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Study: gene protects against flu and other viruses

Study: gene protects against flu and other viruses

Study: gene protects against flu and other viral diseases

The IFITM3 gene protects against flu and other viral diseases. This has now been found in a study published in the journal "Nature". If the gene is missing, a generally harmless flu develops into a life-threatening form in mice, similar to the Spanish flu. According to the study, patients who had to be hospitalized because of the H1N1 / 09 swine flu had defective versions of the IFITM3 gene.

Without the severe disease course of the flu IFITM3 sits on chromosome 11 and contains the genetic information for the "interferon induced transmembrane protein 3". The gene belongs to the interferon response to viral infections. In previous studies, a link between the IFITM3 gene and the defense against West Nile fever, influenza A and dengue was established. Aaron Everitt of the Wellcome Trust Sanger Institute in Hinxton near Cambridge and his team have now carried out systematic studies of the role of the gene for the first time. For this purpose, the IFITM3 gene was specifically switched off in knockout mice. The scientists were then able to observe severe disease courses in the animals. Mice, which usually had only mild flu, now showed strong symptoms of influenza. They also lost more than 25 percent of their weight.

IFITM3 gene is just one of many causes Usually mice eliminate the virus from their lungs within two days. The knockout mice with the IFITM3 gene switched off continued to struggle with their lives after a week, although the infection was also restricted to their lungs. Everitt's resulting conclusions state that the IFITM3 gene plays a crucial role in immune defense. To confirm this, the scientists examined 53 people who were hospitalized for severe swine flu in hospitals. In three of the patients examined, they discovered a mutation that leads to the production of truncated IFITM3 proteins. Such a mutation is usually much less common in only one in 400 people. Everett concludes that an altered IFITM3 gene is responsible for the severe course of the flu. However, since the mutation was only found in a few patients, it can be assumed that there are other causes. In the future, the scientists will have to look for further mutations in the interferon metabolism. The genetic analysis could eventually be used to diagnose increased susceptibility to viral diseases. Those affected could then be vaccinated accordingly. (ag)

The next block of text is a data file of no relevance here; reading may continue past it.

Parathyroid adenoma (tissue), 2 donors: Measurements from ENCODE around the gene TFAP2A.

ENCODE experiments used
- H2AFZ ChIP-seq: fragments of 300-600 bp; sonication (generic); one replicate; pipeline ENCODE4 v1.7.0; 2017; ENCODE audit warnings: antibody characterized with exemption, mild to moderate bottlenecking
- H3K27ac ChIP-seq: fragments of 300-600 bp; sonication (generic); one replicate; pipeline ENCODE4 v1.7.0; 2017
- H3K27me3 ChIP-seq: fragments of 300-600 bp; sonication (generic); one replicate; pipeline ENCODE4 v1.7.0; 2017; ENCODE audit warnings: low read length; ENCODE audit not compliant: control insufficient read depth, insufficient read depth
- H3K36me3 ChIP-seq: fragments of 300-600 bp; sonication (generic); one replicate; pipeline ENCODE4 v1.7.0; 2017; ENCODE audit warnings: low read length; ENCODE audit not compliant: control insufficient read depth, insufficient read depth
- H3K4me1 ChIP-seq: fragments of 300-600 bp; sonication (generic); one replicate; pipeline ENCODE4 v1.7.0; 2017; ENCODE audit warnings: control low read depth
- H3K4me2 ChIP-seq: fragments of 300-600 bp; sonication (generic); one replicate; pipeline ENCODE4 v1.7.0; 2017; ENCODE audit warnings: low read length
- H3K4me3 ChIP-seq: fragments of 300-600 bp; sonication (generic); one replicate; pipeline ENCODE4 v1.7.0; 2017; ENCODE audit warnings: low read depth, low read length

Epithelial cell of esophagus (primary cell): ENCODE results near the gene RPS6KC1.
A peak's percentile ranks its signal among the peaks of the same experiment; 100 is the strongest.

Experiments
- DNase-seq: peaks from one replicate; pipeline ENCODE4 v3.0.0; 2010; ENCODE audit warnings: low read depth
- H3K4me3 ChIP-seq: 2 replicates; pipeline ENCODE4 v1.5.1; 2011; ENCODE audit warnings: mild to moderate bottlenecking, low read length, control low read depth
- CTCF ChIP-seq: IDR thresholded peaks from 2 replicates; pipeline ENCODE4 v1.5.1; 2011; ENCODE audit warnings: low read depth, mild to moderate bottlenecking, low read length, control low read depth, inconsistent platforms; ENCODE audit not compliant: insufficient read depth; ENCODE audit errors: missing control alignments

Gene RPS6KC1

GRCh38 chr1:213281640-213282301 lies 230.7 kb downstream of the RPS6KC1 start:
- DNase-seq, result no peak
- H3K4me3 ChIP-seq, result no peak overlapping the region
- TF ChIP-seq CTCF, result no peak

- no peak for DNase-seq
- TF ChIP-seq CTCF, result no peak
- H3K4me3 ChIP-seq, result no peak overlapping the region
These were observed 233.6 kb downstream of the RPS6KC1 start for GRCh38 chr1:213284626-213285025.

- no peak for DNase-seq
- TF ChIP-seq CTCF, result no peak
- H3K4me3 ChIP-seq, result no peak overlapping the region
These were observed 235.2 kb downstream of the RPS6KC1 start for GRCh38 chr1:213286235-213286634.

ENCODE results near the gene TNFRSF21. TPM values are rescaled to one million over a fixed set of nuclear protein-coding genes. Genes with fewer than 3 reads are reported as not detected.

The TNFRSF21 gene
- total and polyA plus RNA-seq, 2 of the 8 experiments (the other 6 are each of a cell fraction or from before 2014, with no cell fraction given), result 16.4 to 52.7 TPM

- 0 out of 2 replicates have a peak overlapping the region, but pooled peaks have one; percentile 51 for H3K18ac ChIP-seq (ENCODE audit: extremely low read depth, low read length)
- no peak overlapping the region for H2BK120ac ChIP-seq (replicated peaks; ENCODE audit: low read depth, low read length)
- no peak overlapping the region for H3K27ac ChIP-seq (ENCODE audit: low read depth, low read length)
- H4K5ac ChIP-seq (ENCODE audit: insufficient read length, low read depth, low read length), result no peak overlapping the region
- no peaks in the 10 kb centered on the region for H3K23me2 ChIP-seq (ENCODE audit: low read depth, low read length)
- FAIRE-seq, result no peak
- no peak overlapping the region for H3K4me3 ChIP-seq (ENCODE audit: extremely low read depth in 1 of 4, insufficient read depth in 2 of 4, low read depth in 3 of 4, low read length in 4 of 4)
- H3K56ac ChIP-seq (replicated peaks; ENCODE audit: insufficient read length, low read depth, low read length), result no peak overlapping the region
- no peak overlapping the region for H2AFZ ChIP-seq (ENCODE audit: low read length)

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Image: Rita Thielen / pixelio.de

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